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Activision Tries To Seize Domain
Activision Tries To Seize Domain
July 18, 2011 | By Frank Cifaldi

July 18, 2011 | By Frank Cifaldi

Following a stunt that saw the privately-owned domain name redirecting to a competitor's website, Modern Warfare 3 publisher Activision has sought legal action to have the domain seized.

The company filed a complaint with the National Arbitration Forum last week, attempting to have the domain transferred under the Uniform Domain Name Dispute Resolution Policy (UDRP), which was established in the late 1990s to protect trademark holders from third parties that might register a domain that could be construed as being an official source of information.

The domain name was registered by an unnamed individual via on March 26 of 2009, well before Modern Warfare 3 was announced. However, Activision argues in its complaint (PDF file, via domain name blog Fusible) that the franchise's notoriety and fame leading up to that date clearly shows that the Modern Warfare brand "was extensively and prominently used prior to the [] domain registration date, and was as of that date and continues to be a highly distinctive and famous trademark that symbolizes substantial goodwill."

According to the rules of the UDRP, Activision must establish that the domain is identical to a trademark it has the rights to, that the person who registered it has no rights to the domain name, and that the individual in fact is using it in bad faith.

The first two are clearly in favor of Activision. As for the latter, Activision's complaint says that "it appears that the [site owner] supports the game Battlefield from the game developer Electronic Arts," citing that not only did the domain at one time redirect to the Battlefield website, it also urged visitors to "grow up and forget about Modern Warfare 3 (because it looks just like Modern Warfare 2) and buy Battlefield 3 instead," all while having the logos and appearance of a Modern Warfare 3 site that Activision says was confusing to consumers.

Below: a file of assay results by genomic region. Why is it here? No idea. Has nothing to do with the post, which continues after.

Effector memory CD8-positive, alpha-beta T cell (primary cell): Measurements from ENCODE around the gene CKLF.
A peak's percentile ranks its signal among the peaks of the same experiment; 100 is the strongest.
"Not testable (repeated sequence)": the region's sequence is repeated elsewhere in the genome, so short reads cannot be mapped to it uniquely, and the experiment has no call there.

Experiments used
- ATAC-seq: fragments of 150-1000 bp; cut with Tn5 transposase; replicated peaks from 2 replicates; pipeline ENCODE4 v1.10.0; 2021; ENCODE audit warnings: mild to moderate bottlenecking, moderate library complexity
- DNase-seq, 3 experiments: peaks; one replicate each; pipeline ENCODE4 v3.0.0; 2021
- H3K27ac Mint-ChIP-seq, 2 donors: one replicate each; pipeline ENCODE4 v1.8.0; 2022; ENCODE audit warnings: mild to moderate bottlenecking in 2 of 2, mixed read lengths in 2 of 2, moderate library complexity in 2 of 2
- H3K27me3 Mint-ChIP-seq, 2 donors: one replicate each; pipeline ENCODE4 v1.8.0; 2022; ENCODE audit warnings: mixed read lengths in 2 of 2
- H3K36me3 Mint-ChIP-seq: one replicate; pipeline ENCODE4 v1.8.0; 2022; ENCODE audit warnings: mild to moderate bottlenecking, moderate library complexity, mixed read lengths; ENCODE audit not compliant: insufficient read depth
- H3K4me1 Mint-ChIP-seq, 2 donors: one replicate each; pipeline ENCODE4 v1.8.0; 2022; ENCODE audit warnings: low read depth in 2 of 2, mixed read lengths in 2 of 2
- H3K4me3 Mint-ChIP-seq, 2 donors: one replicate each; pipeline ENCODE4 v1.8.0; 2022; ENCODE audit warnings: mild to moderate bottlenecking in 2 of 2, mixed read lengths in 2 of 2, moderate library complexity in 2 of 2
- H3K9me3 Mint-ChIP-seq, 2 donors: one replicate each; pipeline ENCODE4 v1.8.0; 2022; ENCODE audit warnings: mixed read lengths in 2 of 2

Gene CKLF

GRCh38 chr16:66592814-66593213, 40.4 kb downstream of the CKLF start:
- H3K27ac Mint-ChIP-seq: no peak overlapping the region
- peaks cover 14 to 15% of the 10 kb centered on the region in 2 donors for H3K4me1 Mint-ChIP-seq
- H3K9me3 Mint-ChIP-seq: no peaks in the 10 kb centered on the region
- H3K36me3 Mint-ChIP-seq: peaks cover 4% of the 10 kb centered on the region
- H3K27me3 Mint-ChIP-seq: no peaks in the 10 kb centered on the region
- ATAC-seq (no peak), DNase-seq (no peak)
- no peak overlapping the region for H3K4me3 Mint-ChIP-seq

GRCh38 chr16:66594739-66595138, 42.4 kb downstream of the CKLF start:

Additionally, Activision says that the site had advertisements, suggesting that the registrant was profiting from its trademarked franchise.

Activision is asking that ownership of the domain name immediately be transferred. If its complaint with the National Arbitration Forum is not ruled in its favor, Activision may be able to file a lawsuit under local law.

As of press time, is not loading. Reportedly, the site was hosting a copy of Activision's complaint before it went down.

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Brad Borne
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Heh, would be hilarious if Activision had to prove in court that any if the statements made on that site were incorrect.

Joshua George
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Then you get into first ammendment rights.

Christopher Federici
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While I'm sure this will go Activision's way, I find it odd they didn't snag that domain years ago. They should wise up and buy May as well buy em all the way up to

This domain stuff is nonsense though. The cost to own any of those domains is so cheap that Acti should own them all before they even dream of COD: MW 12. I find it a bit ridiculous that Mr. Deep Pockets can stand in court saying "oh yeah.... we just never thought of buying that domain name 3 years ago. Why should/would we have? So anyway..... since the name clearly belongs to us, can we have it back?" And they will get it back.

Poor foresight. Poor business practices.

Jeffrey Crenshaw
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While I kind of agree with you (it is odd), there is a slippery slope. Should Acti have to buy, .co, .jp,, etc? There is no feasible limit to how many urls one can fathom that have a trademark in them. Which is why we have trademark protection; they only have to register their mark(s) in one place.

The fact that this site is profiting off of hits for an undeniably common search engine phrase without providing anything of content other than cynically redirecting to a competing game proves that this is for-profit trademark infringement, not parody or a fan site. I don't say this often, but I have to side with Activision on this one *shudder*. Domain squatting and trademark infringement are obvious attempts to profit off of non-contribution to society and good will theft, just because the big guys are the victim this time doesn't make it right.

Evan Combs
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Trademarks usually are far more specific than just the name. I'm not sure you can actually trademark website domains. Amazon can trademark the logo, but not the domain itself. Also many companies (especially companies the size of Activision) already do that. They will buy their domain with a bunch of different suffixes and different spellings so they don't have to do this and so that people who go to the wrong site can be re-directed to the proper site.

Ryan Miller
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Could this not be considered fair use as a parody?

Mark Nelson
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...what if the owner changes his/her name to Modern Warfare Three? :-)

Shaun Greene
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brb registering

now we play the waiting game

Florian Garcia
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Just 5 years to go.